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The dog is an important model organism and it is considered to be closer to humans than rodents regarding metabolism and responses to drugs. The close relationship between humans and dogs over many centuries has lead to the diversity of the canine species, important genetic discoveries and an appreciation of the effects of old age in another species. The superfamily of G protein-coupled receptors (GPCRs) is one of the largest gene families in most mammals and the most exploited in terms of drug discovery. An accurate comparison of the GPCR repertoires in dog and human is valuable for the prediction of functional similarities and differences between the species.
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G protein-coupled receptor deorphanizations.
Annu. Rev. Pharmacol. Toxicol.
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G protein-coupled receptors (GPCRs) are major regulators of intercellular interactions. They initiate these actions by being activated by a wide variety of natural ligands. Historically, ligands were discovered first, but the advent of molecular biology reversed this trend. Most GPCRs are identified on the basis of their DNA sequences and thus are initially unmatched to known natural ligands. They are termed orphan GPCRs. Discovering their ligands-i.e., "deorphanizing" the GPCRs-gave birth to the field of reverse pharmacology. This review discusses the present status of GPCR deorphanization, presents a few examples of successes and surprises, and highlights difficulties encountered in these efforts.
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Identification of distant Agouti-like sequences and re-evaluation of the evolutionary history of the Agouti-related peptide (AgRP).
PLoS ONE
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The Agouti-like peptides including AgRP, ASIP and the teleost-specific A2 (ASIP2 and AgRP2) peptides have potent and diverse functional roles in feeding, pigmentation and background adaptation mechanisms. There are contradictory theories about the evolution of the Agouti-like peptide family as well the nomenclature. Here we performed comprehensive mining and annotation of vertebrate Agouti-like sequences. We identified A2 sequences from salmon, trout, seabass, cod, cichlid, tilapia, gilt-headed sea bream, Antarctic toothfish, rainbow smelt, common carp, channel catfish and interestingly also in lobe-finned fish. Moreover, we surprisingly found eight novel homologues from the kingdom of arthropods and three from fungi, some sharing the characteristic C-x(6)-C-C motif which are present in the Agouti-like sequences, as well as approximate sequence length (130 amino acids), positioning of the motif sequence and sharing of exon-intron structures that are similar to the other Agouti-like peptides providing further support for the common origin of these sequences. Phylogenetic analysis shows that the AgRP sequences cluster basally in the tree, suggesting that these sequences split from a cluster containing both the ASIP and the A2 sequences. We also used a novel approach to determine the statistical evidence for synteny, a sinusoidal Hough transform pattern recognition technique. Our analysis shows that the teleost AgRP2 resides in a chromosomal region that has synteny with Hsa 8, but we found no convincing synteny between the regions that A2, AgRP and ASIP reside in, which would support that the Agouti-like peptides were formed by whole genome tetraplodization events. Here we suggest that the Agouti-like peptide genes were formed through classical subsequent gene duplications where the AgRP is the most distantly related to the three other members of that group, first splitting from a common ancestor to ASIP and A2, and then later the A2 split from ASIP followed by a split resulting in ASIP2 and AgRP2.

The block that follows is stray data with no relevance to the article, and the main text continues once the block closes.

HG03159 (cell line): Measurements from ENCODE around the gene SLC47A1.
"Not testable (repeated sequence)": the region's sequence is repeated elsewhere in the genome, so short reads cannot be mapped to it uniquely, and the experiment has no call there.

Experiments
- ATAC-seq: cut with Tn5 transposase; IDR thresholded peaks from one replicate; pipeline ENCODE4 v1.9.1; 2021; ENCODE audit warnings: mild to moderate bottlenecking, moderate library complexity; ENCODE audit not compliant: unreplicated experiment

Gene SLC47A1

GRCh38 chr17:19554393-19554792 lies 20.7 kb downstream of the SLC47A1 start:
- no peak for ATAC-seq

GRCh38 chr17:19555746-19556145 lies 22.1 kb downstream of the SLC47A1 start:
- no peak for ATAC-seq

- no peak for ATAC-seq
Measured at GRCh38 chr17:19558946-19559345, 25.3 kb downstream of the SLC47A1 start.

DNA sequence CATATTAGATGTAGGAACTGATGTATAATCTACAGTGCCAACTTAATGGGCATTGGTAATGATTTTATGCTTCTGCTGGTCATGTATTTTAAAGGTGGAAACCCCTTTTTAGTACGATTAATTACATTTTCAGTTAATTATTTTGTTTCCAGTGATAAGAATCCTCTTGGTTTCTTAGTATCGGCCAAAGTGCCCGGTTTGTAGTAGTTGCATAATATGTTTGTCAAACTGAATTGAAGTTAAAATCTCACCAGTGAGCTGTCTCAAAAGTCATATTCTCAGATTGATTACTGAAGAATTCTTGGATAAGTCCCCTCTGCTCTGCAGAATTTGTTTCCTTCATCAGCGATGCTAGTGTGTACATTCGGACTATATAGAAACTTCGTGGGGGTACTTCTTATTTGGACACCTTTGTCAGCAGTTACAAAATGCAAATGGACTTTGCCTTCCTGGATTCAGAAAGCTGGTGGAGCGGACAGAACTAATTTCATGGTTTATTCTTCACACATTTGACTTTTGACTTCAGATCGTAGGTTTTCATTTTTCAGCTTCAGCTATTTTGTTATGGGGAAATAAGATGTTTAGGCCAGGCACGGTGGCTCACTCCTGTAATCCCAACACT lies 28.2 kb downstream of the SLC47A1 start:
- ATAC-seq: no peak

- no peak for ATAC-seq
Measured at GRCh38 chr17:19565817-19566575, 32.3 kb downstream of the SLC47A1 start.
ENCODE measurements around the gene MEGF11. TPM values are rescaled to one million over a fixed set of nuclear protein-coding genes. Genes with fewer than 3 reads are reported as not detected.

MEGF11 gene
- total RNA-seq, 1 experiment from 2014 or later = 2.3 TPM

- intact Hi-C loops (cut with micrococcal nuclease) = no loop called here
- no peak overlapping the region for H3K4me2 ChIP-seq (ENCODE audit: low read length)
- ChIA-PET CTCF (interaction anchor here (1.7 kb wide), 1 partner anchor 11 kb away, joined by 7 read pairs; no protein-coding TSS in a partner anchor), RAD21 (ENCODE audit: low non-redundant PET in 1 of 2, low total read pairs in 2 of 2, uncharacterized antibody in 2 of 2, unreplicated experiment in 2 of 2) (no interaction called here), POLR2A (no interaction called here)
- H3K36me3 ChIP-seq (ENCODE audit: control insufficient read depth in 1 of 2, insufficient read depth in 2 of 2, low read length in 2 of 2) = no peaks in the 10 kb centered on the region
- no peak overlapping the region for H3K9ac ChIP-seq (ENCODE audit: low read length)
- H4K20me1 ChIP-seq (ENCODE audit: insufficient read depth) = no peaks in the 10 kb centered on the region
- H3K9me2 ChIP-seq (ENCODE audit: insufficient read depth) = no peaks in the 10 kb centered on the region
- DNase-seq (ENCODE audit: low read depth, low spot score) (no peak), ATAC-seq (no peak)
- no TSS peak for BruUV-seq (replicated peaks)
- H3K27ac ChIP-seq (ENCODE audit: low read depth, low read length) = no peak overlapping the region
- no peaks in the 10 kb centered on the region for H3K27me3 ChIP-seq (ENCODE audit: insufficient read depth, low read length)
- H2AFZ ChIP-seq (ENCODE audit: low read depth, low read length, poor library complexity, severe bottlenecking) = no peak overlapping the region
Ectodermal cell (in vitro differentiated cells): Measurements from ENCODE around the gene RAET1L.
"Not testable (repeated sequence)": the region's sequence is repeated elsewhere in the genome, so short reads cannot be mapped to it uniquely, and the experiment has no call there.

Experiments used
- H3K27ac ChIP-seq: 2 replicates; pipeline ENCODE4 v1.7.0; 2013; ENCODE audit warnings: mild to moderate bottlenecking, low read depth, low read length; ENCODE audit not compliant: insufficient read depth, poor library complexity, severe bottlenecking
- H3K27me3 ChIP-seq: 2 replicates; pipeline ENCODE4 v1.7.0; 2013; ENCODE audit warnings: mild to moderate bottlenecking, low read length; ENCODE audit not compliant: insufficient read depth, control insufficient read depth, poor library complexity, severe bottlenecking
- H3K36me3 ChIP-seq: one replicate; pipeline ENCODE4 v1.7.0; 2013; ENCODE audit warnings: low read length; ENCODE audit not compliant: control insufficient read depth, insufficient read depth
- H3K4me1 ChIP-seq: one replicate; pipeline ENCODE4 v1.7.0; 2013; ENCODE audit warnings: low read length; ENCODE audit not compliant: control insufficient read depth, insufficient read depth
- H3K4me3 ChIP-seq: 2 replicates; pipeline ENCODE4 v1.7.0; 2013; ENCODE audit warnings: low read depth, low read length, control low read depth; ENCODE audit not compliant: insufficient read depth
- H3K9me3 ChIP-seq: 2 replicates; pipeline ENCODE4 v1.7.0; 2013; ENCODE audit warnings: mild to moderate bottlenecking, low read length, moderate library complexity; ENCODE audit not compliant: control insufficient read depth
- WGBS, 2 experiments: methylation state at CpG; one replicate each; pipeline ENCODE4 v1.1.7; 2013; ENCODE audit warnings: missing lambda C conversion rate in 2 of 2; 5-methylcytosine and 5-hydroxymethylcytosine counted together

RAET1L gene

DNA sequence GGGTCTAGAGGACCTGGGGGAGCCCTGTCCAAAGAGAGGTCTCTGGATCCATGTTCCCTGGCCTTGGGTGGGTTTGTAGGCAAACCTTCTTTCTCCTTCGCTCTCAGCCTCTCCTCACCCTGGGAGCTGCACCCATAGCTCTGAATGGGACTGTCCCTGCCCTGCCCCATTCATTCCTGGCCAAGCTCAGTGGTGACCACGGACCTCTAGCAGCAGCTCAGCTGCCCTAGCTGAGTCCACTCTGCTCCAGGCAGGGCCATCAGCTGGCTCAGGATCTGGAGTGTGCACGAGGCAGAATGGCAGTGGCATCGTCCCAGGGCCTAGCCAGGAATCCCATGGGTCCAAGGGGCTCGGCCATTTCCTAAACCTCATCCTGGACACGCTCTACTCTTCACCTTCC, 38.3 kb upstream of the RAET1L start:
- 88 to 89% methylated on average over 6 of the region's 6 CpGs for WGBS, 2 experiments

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What model organisms and interactomics can reveal about the genetics of human obesity.
Cell. Mol. Life Sci.